There have been widespread outbreaks of hepatitis A nationwide. Many people think hepatitis A is spread through contaminated food and water. But in the U.S., it is more commonly spread from person to person, which is what is happening in the current outbreaks. Fortunately, vaccinating people who are at risk can help stop the spread. Find out what physicians can do to prevent or control outbreaks.

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Since 2016, when the outbreaks were first identified, 30 states have publicly reported more than 28,000 cases of hepatitis A, linked to over 17,000 hospitalizations and 285 deaths. When looking at the current hepatitis A outbreak, the states with the highest number of cases are in the states hard hit by the opioid epidemic:

  • Kentucky: 4,966.
  • Ohio: 3,381.
  • Florida: 3,446.
  • Tennessee: 2,704.
  • West Virginia: 2,577.
  • Indiana: 2,219.

In response to the hepatitis A outbreaks across the country, the Centers for Disease Control and Prevention (CDC) provides ongoing epidemiology and lab support, as well as vaccine supply and policy development.

Among adults, the hepatitis A infection results in substantial costs in medical care and work loss, the CDC says. About 60% of people with hepatitis A in these outbreaks are hospitalized as inpatients.

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There’s a growing need for all physicians to screen patients to determine who is at the highest risk for acquiring the hepatitis A virus or developing serious complications from the infection. People who fall into the high-risk category for hepatitis A during these outbreaks are ones who:

  • Use illicit drugs—injection or noninjection.
  • Are experiencing unstable housing or homelessness.
  • Are men who have sex with men.
  • Are incarcerated, or who recently were incarcerated.
  • Have hepatitis B or hepatitis C or chronic liver disease, including cirrhosis.

The 2019 recommended immunization schedule from the CDC’s Advisory Committee on Immunization Practices added homelessness as an indication for routine vaccination after a hepatitis A outbreak in San Diego. During that 2017–2018 outbreak, nearly 600 people were infected and 20 died.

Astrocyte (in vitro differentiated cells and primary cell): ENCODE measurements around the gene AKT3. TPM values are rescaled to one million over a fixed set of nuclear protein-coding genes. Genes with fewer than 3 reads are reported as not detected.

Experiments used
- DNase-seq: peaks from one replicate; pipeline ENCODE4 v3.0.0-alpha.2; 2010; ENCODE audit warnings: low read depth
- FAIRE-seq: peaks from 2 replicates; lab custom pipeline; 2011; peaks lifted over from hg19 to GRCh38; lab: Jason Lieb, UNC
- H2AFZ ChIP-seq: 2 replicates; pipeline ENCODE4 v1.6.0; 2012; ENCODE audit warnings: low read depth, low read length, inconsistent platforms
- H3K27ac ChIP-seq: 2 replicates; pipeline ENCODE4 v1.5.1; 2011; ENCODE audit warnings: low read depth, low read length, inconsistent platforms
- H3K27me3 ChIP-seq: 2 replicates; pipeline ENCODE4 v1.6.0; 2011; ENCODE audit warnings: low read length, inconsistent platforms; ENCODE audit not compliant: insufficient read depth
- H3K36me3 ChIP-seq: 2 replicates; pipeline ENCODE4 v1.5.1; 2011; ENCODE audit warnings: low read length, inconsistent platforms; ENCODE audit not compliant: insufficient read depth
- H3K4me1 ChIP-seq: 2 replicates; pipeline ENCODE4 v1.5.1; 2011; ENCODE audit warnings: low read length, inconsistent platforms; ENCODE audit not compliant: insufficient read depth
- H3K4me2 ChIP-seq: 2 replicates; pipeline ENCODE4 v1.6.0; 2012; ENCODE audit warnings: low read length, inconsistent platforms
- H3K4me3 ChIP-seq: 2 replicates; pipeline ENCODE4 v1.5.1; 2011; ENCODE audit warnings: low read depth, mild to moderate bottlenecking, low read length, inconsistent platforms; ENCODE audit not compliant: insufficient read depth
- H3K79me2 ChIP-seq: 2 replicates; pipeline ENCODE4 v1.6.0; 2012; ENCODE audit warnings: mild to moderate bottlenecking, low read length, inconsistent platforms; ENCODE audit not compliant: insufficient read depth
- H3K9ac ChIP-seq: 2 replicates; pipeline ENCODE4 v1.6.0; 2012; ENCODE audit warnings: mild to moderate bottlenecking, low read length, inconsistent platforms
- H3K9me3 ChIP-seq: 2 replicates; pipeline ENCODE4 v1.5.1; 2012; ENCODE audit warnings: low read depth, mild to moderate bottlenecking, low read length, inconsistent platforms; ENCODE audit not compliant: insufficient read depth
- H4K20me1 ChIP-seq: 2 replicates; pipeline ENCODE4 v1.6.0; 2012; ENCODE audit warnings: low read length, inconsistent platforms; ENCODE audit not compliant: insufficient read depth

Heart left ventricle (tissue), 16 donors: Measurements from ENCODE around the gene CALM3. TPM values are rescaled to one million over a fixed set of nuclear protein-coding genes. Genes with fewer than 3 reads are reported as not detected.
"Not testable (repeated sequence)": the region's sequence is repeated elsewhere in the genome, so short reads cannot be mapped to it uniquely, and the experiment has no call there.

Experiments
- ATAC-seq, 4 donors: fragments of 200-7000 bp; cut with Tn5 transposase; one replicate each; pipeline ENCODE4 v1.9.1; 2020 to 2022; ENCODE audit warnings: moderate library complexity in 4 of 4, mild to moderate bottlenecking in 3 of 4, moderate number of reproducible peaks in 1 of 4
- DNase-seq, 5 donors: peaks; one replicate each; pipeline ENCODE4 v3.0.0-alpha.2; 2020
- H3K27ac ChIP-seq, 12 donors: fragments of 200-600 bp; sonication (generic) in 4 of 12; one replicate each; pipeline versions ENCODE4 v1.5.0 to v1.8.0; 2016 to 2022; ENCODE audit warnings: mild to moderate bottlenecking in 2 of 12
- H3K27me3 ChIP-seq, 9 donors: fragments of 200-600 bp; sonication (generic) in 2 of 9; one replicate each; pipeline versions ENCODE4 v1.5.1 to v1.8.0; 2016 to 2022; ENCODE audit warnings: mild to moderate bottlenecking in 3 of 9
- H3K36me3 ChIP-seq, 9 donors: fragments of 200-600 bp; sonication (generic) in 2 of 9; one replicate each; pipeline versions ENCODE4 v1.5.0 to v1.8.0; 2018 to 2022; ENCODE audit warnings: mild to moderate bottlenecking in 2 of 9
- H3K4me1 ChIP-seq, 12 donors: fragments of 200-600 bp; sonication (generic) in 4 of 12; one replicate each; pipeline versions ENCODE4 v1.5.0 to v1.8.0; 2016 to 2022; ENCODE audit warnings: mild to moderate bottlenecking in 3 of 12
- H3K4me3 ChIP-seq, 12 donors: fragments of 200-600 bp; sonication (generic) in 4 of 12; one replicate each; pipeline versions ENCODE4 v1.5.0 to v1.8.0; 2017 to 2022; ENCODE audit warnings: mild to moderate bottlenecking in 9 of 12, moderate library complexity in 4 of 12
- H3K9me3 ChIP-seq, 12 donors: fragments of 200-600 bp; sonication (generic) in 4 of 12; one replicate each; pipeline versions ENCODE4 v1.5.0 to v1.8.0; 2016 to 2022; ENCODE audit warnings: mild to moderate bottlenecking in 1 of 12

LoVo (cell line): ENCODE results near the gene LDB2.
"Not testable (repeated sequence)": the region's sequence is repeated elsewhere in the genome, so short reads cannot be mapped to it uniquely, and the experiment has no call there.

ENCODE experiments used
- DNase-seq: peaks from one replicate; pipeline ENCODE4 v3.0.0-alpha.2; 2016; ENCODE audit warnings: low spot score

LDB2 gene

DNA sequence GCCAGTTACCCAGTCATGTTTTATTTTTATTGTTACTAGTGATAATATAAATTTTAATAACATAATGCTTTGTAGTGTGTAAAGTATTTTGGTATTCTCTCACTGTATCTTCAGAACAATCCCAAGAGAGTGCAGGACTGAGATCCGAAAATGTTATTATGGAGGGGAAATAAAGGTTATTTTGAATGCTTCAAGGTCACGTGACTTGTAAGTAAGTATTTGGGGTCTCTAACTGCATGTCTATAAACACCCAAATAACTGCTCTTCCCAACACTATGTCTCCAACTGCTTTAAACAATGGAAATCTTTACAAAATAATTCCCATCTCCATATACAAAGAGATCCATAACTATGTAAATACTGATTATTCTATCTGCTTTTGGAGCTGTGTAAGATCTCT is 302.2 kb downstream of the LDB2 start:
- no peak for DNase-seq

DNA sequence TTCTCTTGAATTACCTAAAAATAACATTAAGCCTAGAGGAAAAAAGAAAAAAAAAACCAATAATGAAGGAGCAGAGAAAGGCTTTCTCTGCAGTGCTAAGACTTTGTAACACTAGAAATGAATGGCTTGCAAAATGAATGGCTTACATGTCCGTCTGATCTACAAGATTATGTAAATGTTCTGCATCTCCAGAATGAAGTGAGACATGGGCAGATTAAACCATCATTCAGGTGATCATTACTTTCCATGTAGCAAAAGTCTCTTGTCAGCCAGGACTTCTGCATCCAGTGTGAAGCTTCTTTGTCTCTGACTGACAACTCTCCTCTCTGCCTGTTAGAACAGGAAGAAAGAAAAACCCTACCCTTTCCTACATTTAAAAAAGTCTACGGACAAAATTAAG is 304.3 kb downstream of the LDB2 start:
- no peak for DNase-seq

San Diego health officials found homelessness was independently associated with two to three times higher odds of hepatitis A infection. This population also had two to four times higher odds of severe hepatitis A outcomes, specifically hospitalization and death.

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Hepatitis A is currently among the most frequently reported vaccine-preventable diseases in the U.S. Although children are now routinely vaccinated against hepatitis A, many adults remain unvaccinated. According to the 2017 National Health Interview Survey, only 10.9% of adults 19 or older have received two or more doses of the hepatitis A vaccine.

Before the introduction of the vaccine in 1996, incidence followed a cyclic pattern with peak incidence occurring every 10–15 years. Since 2006, the vaccine has been recommended for all children at age 1. But that means many adults did not receive the hepatitis A vaccine as a child and are not protected against the disease.

While the full two-dose series is needed for long-term protection, one dose of the hepatitis A vaccine has been shown to control outbreaks. One dose of the vaccine provides up to 95% seroprotection in healthy adults for up to 11 years. Prevaccination serologic testing is not required to administer the hepatitis A vaccine. People who are at risk for hepatitis A should get vaccinated as soon as possible.

Providing a recommendation can play a key role in patients getting the hepatitis A vaccine. For this reason, physicians should recommend the vaccine at every available opportunity.

If the hepatitis A vaccine is not available in your health care organization, the CDC recommends contacting your local health department to find out how and where to refer high-risk patients in need of vaccination in your community.

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